In my experience, parents really do want to help, but sometimes don’t have the disposable income to make a direct donation. If the money you need is to cover consumables such as glue, glitter, etc. then why not try a parent donation day? Invest in a set of brown paper lunch bags with handles and send them out to every parent with a list of possible donation items stapled to it – from cornflour for messy play to post-it notes, pads and pens. Parents can fill the bag with whatever they can (and children can decorate it) and then return it during a specific week or donation day. Anything that saves you spending money in the long term is worth doing.
One of the ongoing battles in early years is to get the ‘learning through play’ message out to parents. One setting I worked with decided to sell play packs for the children to use over the summer holidays. They developed two packs: one was a ‘Let’s get creative’ pack full of sequins, coloured card scraps, pipe cleaners and a glue stick; the other a ‘Let’s explore’ pack containing a cheap magnifying glass, a collecting pot, a bug hunt laminated sheet, some cheap bubbles, a pine cone and a set of pipe cleaners and googly eyes, so children could make their own creatures. The packs were put together with a £1-a-bag budget (items were sourced from the scrap store) and then were sold on to the parents and children for £3 each. The great thing with this project was parents got to order the packs beforehand, meaning the setting didn’t have to go out and buy bits they might not need. The packs were a huge hit, helping to raise nearly £200 and resulting in positive parent feedback about the many activities the children managed to access. What a great way to raise money and build on parent partnerships!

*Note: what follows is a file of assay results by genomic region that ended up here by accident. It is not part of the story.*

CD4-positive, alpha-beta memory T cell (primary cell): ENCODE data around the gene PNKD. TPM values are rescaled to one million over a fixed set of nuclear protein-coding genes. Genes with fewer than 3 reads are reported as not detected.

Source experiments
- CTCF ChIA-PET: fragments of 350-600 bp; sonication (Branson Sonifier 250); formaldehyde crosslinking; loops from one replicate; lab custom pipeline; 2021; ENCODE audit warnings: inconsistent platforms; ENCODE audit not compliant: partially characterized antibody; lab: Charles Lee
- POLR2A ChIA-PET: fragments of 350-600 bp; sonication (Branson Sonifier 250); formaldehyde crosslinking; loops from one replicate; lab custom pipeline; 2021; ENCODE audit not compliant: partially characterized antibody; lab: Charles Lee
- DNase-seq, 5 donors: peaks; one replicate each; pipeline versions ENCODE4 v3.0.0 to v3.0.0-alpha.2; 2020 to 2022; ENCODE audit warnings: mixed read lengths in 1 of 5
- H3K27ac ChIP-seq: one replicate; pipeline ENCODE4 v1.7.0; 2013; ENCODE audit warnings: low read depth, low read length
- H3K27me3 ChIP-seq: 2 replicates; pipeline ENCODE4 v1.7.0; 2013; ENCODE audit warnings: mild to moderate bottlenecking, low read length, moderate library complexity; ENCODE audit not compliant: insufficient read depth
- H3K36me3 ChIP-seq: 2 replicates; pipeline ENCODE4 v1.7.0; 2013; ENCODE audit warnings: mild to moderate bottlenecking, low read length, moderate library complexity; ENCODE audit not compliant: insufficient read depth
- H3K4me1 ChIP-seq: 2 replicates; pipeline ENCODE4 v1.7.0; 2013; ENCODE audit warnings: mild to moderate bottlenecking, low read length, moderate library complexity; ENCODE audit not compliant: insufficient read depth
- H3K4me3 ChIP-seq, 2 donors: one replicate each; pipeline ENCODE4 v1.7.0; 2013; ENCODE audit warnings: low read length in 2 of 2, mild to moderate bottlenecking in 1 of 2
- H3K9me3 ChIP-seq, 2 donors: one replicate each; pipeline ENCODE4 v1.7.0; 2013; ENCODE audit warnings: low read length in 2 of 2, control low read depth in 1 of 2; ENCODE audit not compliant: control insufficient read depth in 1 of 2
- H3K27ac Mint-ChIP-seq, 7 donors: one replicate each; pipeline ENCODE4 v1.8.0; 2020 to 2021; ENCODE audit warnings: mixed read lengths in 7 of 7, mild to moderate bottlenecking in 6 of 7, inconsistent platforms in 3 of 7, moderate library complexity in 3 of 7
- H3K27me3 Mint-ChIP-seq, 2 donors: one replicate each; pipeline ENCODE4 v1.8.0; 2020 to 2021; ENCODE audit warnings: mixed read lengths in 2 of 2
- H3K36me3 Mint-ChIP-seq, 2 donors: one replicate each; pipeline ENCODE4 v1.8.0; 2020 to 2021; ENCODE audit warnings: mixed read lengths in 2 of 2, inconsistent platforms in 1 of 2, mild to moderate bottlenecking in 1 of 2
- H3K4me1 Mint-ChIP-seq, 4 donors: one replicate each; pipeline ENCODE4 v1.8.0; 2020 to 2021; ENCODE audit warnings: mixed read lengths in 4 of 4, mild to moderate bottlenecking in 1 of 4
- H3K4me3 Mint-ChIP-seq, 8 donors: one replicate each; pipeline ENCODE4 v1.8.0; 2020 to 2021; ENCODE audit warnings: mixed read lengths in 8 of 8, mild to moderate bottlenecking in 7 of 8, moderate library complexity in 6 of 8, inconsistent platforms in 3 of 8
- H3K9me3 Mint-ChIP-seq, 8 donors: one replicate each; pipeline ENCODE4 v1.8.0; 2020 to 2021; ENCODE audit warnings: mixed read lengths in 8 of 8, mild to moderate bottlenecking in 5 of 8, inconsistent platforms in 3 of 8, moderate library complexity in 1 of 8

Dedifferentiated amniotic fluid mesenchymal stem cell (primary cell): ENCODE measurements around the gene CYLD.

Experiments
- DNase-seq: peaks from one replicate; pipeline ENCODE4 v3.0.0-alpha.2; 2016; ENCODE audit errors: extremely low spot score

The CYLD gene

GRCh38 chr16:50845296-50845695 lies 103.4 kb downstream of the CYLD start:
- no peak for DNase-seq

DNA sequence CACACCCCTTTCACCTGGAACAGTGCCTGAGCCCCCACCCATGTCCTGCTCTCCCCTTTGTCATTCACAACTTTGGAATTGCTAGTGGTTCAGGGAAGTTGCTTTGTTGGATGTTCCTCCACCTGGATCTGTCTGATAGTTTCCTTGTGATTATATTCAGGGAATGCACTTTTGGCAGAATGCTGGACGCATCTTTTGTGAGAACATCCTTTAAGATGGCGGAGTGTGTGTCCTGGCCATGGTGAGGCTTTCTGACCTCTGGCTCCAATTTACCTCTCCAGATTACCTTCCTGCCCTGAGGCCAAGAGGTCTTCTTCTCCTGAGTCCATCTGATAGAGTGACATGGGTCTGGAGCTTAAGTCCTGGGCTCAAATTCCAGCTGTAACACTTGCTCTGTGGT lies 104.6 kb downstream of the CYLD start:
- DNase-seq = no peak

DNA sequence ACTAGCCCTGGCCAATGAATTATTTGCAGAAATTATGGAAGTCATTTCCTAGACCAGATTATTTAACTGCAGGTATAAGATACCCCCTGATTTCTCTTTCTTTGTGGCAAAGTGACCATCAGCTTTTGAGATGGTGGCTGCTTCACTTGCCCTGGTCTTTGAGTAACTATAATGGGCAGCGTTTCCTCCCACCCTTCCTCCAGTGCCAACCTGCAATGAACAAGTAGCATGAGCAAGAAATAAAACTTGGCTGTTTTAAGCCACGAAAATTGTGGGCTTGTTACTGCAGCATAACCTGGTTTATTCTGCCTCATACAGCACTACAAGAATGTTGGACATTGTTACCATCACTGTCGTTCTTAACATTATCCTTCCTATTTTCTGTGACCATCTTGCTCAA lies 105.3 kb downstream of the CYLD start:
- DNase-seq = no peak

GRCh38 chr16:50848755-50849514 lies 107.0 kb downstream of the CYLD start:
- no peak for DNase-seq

How often do you have an end-of-term clear-out that reveals a mass of unused puzzles and toys pushed to the back of a cupboard?
Why not utilise them by holding a bring-and-buy sale? Ask children to bring good-quality used toys, and set up a table where families can buy the items, plus those you have liberated. Try bagging up sets of excess Duplo, Stickle Bricks or HappyLand figures. Anything that doesn’t sell can then be donated to your local charity shop or family support charity. This is a great way of giving unused items a new home and making children feel involved in the fundraising process.